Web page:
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Saturday, 3 April 2010

Silbury Hill -- one bluestone, or two?


Just a reminder -- this is Pete Glastonbury's photo of the Silbury Hill bluestone at the AK Museum in Avebury. it's very small -- just the size of a thumbnail -- so we should call it a flake or a fragment rather than a stone or a boulder!

Rumour has it that there is a bit of a spat blowing up over the lithology and provenance of the one (or two?) pieces of "bluestone" found on Silbury Hill by our old friend Richard Atkinson. Are they really fragments of spotted dolerite like those found at Stonehenge? Or are they hornblende schist? Watch this space......

6 comments:

Anonymous said...

Hi Brian,
What is the significance of all these fragments? is it no more than we would expect to find in this area where the bluestones were dressed, in addition to a neolithic axe factory on site. There must have been bluestone chippings all over the place.
And we can't rule out the possibility of 'intrusions' into the archaeological record. Not that long ago visitors to the monument were supplied with little hammers to chip off souvenir rocks. Who knows how far back this practice may go.
But apart from the enigmatic Bole's Barrow stone there have been no other bluestone monoliths found between Stonehenge and South West Wales.
Regards, Ed

Brian said...

Very true, Ed. Wouldn't disagree with any of that -- we just have no way of knowing -- as yet -- which flakes and fragments are derived from the dressing of bluestone monoliths, and which are broken bits and pieces derived from glacial deposits and untouched by human hand. As Rob Ixer and his colleagues make progress in the identification of more and more fragments from the Cursus and elsewhere, things get more and more interesting. What are we to make of fragments unearthed in archaeological contexts -- and outside them -- which appear to have nothing whatsoever to do with the stones identified at Stonehenge itself? Things start to get seriously interesting.....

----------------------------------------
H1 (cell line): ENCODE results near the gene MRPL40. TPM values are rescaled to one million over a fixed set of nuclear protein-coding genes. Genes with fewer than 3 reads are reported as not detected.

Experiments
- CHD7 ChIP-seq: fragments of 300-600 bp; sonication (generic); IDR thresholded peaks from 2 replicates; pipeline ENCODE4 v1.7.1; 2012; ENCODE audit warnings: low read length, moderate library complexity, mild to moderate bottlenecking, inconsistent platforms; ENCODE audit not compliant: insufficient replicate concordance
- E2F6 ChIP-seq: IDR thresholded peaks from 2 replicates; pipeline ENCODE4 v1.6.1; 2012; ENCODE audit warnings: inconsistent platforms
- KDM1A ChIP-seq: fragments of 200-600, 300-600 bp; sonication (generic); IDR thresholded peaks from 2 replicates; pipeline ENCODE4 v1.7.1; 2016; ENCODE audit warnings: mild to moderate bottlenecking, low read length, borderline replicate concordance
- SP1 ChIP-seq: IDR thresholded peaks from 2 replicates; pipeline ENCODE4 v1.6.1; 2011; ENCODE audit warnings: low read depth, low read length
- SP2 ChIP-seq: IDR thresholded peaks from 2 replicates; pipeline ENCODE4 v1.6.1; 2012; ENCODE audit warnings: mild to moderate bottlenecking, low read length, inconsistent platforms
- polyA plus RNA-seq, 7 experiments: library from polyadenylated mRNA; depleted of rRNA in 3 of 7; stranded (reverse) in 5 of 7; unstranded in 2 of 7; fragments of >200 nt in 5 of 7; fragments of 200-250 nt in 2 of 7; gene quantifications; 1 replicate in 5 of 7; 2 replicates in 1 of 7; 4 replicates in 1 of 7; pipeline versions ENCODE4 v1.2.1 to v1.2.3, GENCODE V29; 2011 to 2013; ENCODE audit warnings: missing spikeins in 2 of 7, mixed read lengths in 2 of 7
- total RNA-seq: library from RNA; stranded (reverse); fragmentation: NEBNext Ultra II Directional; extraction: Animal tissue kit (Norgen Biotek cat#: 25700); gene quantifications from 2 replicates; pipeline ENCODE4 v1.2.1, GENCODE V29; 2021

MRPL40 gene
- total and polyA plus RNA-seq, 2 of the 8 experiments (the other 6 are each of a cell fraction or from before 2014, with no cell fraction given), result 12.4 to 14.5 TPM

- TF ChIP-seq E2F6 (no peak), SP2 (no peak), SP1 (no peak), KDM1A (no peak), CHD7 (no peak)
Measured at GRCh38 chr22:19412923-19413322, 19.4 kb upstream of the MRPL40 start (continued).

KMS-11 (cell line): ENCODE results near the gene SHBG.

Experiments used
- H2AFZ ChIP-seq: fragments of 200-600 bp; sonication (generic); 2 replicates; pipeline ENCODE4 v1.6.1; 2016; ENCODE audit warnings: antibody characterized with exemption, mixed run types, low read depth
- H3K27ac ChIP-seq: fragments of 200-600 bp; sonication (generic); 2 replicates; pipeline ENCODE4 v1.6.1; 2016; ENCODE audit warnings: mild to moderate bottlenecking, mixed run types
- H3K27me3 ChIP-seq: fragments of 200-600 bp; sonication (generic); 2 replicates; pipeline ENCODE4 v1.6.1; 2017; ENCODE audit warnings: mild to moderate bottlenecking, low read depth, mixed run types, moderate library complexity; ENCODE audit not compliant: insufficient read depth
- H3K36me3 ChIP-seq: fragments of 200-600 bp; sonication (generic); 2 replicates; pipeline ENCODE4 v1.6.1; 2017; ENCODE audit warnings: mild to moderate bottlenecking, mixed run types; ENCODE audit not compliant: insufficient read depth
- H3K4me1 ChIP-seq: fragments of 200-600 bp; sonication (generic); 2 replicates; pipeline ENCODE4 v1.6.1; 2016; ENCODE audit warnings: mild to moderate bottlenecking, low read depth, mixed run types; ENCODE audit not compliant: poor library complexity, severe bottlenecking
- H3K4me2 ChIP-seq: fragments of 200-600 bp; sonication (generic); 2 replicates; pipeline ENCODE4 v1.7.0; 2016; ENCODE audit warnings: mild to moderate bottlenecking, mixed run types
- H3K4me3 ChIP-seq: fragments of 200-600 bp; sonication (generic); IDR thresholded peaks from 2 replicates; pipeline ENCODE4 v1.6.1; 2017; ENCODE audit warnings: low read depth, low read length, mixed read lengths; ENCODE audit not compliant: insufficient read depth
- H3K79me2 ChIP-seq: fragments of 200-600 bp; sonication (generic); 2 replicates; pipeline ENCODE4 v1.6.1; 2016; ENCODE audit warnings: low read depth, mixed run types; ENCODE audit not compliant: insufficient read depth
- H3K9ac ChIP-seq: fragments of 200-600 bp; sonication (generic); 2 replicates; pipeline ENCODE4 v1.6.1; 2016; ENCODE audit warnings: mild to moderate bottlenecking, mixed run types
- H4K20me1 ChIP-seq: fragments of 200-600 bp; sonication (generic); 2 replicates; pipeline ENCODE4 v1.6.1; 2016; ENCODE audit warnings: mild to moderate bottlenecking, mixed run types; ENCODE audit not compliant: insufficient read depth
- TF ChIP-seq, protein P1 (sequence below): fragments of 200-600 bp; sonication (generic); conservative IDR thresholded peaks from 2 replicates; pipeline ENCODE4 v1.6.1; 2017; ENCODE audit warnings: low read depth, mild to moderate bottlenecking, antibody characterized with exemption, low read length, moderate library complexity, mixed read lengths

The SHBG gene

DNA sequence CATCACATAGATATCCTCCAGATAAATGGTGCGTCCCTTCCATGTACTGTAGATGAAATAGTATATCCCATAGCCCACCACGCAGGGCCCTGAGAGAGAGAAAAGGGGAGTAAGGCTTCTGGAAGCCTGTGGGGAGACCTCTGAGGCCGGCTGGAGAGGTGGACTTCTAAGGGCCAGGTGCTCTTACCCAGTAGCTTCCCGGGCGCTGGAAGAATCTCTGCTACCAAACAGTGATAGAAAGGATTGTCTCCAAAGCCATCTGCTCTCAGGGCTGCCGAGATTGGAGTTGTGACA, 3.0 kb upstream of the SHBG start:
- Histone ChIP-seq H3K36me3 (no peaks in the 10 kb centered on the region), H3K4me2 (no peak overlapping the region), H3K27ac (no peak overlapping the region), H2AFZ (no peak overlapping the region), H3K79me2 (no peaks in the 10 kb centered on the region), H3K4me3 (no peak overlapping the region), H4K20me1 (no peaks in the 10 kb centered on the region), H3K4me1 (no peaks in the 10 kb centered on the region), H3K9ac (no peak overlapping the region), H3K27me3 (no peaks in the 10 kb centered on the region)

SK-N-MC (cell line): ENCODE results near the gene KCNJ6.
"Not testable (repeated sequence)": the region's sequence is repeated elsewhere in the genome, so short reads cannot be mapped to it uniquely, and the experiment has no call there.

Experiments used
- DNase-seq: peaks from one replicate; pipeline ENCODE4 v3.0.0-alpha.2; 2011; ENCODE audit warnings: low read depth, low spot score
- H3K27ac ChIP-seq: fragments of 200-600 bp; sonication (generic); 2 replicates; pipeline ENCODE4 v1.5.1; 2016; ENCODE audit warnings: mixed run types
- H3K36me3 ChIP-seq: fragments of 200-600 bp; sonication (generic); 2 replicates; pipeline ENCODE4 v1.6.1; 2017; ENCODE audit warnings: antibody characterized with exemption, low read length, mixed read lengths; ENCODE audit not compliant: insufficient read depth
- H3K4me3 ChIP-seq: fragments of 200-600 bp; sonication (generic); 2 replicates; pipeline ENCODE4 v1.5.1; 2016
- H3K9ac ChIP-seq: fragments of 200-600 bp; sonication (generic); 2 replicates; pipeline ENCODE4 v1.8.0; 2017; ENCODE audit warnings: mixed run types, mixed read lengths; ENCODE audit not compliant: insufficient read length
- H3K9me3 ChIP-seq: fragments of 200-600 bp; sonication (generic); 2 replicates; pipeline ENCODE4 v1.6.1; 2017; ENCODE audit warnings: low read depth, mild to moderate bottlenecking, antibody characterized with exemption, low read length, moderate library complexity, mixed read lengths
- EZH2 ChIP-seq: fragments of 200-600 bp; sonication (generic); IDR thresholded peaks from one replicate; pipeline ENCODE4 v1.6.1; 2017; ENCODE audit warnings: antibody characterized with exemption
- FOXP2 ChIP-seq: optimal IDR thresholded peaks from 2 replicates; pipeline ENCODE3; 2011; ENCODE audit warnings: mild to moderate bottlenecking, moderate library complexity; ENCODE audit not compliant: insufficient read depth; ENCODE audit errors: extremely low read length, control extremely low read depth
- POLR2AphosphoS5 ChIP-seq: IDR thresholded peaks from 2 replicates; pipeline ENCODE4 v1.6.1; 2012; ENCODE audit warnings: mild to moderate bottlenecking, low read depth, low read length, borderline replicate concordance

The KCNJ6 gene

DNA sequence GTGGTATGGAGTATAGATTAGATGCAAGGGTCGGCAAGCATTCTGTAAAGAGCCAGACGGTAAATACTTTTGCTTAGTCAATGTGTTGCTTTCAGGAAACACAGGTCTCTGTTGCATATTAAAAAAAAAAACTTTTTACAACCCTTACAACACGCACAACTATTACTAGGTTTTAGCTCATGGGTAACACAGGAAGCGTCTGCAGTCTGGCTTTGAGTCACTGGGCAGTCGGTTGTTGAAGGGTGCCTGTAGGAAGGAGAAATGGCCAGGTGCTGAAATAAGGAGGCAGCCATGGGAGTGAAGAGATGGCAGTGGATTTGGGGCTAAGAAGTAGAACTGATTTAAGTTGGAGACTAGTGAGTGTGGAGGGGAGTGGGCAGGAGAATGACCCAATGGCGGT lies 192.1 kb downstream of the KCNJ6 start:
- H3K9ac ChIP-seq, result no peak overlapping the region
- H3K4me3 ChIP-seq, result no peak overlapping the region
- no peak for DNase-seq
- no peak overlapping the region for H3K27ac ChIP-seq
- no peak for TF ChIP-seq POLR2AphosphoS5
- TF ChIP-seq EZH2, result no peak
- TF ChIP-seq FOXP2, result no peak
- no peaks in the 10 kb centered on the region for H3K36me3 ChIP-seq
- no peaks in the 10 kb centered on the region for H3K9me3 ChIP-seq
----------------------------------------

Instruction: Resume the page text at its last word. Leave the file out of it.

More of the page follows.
Ed said...

Brian,
Just reading some of the online British Archaeology magazine archives for Issue 110 Jan/Feb 2010 and notice in the News report about Stonehenge bluestones editor Mike Pitts states:

"One last note on the subject. While archaeologists seem agreed that the pit ring found by the river Avon near Stonehenge probably contained bluestone megaliths (feature, this issue), contrary to reports also to be found on the web, to date no actual bluestone has yet been found in the pits".

[Find the article at bottom of page: http://www.britarch.ac.uk/ba/ba110/news.shtml]

It was widely reported that two pieces of spotted dolerite where found at the so-called Bluestonehenge.
Unfortunately Pitts doesn't quote his source - can you confirm if this is correct as I've not seen it reported elsewhere or have I missed something?

Cheers,
Ed

Brian said...

I have always had severe doubts about this Bluestonehenge nonsense. Fantasy gone mad, yet again. I did a post last year about this:
http://brian-mountainman.blogspot.com/2009/10/bluestonehenge-some-science-much.html
or do a search on the blog for "Bluestonehenge."
I understood that the time that two bluestone fragments had been discovered -- which seemed to me to be pretty thin evidence for speculation about a whole circle of bluestones. Maybe the geologists have now decided that the fragments were not bluestone after all. That might bring some common sense into the interpretation of the site...

Ed said...

Totally agree with you there Brian. Can't say as I'm a great fan of archaeologists as they seem to try and make all their finds fit a predetermined context - as we have seen at Bluestonehenge.
They decided the pit ring held bluestones simply by the size of the socket holes - how scientific is that!
And now the editor of one of the leading archaeology magazines states that no bluestone was found.
Doesn't look like a bluestone henge after all - it would appear we have been mislead.
Regards,
Ed

Anonymous said...

Silbury Hill

At least 3 small but echte.

Thomas the Rhymer.